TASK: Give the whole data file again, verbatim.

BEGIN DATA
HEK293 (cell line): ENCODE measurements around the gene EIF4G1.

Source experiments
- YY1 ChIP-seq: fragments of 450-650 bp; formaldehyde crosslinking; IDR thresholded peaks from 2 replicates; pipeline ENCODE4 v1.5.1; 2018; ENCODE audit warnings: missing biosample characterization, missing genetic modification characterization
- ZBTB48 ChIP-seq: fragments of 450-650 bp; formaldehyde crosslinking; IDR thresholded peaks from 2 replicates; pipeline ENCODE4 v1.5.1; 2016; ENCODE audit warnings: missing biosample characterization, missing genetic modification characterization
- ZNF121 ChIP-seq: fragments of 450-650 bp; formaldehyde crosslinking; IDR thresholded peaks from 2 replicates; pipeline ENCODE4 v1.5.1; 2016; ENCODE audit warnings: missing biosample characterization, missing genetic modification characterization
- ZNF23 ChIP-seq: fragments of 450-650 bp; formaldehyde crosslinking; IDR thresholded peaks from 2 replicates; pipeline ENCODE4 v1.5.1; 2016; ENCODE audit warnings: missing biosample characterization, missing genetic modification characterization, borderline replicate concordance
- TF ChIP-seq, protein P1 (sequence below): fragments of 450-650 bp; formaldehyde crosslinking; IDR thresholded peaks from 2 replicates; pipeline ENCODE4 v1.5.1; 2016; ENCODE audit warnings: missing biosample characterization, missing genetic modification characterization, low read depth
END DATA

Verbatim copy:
HEK293 (cell line): ENCODE measurements around the gene EIF4G1.

Source experiments
- YY1 ChIP-seq: fragments of 450-650 bp; formaldehyde crosslinking; IDR thresholded peaks from 2 replicates; pipeline ENCODE4 v1.5.1; 2018; ENCODE audit warnings: missing biosample characterization, missing genetic modification characterization
- ZBTB48 ChIP-seq: fragments of 450-650 bp; formaldehyde crosslinking; IDR thresholded peaks from 2 replicates; pipeline ENCODE4 v1.5.1; 2016; ENCODE audit warnings: missing biosample characterization, missing genetic modification characterization
- ZNF121 ChIP-seq: fragments of 450-650 bp; formaldehyde crosslinking; IDR thresholded peaks from 2 replicates; pipeline ENCODE4 v1.5.1; 2016; ENCODE audit warnings: missing biosample characterization, missing genetic modification characterization
- ZNF23 ChIP-seq: fragments of 450-650 bp; formaldehyde crosslinking; IDR thresholded peaks from 2 replicates; pipeline ENCODE4 v1.5.1; 2016; ENCODE audit warnings: missing biosample characterization, missing genetic modification characterization, borderline replicate concordance
- TF ChIP-seq, protein P1 (sequence below): fragments of 450-650 bp; formaldehyde crosslinking; IDR thresholded peaks from 2 replicates; pipeline ENCODE4 v1.5.1; 2016; ENCODE audit warnings: missing biosample characterization, missing genetic modification characterization, low read depth